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  Posted on: Monday, August 20, 2012
Experts: Outdated laws, loopholes create hurdles for prosecutors in online prostitution cases
ALBUQUERQUE, N.M. - Laws written long before the dawn of the Internet age have authorities across the nation struggling to prosecute online prostitution rings because of huge loopholes and defense lawyers' claims that the websites are protected speech.  A case in point is a recent New Mexico case involving a retired professor and former college administrator who were accused in what police described as an extensive multistate, online prostitution ring, experts say.  The two were cleared after a judge ruled that state law said the website they operated didn't constitute a "house of prostitution," even though investigators said the men used the site to recruit prostitutes and promote prostitution.  The problem, legal experts say, stemmed from law enforcement officials trying to apply old prostitution laws in a high-tech world. And they say it happens in many states, with authorities struggling to prosecute websites as "brothels" or pinpoint where free speech ends and the facilitation of a crime begins.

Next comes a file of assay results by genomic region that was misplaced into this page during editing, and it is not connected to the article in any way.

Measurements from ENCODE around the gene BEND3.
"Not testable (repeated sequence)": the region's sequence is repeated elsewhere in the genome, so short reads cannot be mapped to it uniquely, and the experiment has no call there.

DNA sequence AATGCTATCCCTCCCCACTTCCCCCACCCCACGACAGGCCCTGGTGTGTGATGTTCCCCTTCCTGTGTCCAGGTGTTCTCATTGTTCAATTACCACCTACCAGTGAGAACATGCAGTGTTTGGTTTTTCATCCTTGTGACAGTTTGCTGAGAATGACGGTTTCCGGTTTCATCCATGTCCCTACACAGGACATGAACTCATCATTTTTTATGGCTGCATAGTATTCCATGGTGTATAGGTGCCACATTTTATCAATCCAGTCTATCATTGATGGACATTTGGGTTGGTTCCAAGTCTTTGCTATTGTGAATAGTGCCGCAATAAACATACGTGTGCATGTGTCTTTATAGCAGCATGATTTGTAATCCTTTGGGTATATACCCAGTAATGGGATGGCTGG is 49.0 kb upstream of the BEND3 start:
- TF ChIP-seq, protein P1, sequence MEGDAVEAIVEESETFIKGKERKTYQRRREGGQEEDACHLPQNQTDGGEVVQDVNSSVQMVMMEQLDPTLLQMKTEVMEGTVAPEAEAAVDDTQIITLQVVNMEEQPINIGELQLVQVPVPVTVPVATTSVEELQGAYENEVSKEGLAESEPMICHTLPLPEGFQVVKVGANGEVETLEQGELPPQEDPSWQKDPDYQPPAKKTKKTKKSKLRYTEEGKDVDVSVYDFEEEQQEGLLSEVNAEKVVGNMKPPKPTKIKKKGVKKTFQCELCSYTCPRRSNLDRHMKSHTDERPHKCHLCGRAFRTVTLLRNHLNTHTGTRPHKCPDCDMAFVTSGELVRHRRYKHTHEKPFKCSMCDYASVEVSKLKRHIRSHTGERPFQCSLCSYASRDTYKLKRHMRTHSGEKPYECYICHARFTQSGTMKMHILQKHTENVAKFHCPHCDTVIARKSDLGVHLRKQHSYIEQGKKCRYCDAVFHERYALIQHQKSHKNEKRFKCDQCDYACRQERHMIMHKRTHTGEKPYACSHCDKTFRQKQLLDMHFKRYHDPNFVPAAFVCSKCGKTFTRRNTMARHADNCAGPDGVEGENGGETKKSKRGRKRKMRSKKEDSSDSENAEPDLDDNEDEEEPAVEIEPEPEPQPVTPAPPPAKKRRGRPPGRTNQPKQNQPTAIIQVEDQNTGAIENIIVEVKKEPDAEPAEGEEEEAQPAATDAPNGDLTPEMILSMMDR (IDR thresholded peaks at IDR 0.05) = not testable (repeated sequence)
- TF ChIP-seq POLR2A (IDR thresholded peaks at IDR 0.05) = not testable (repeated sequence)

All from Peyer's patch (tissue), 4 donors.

The Washington Post
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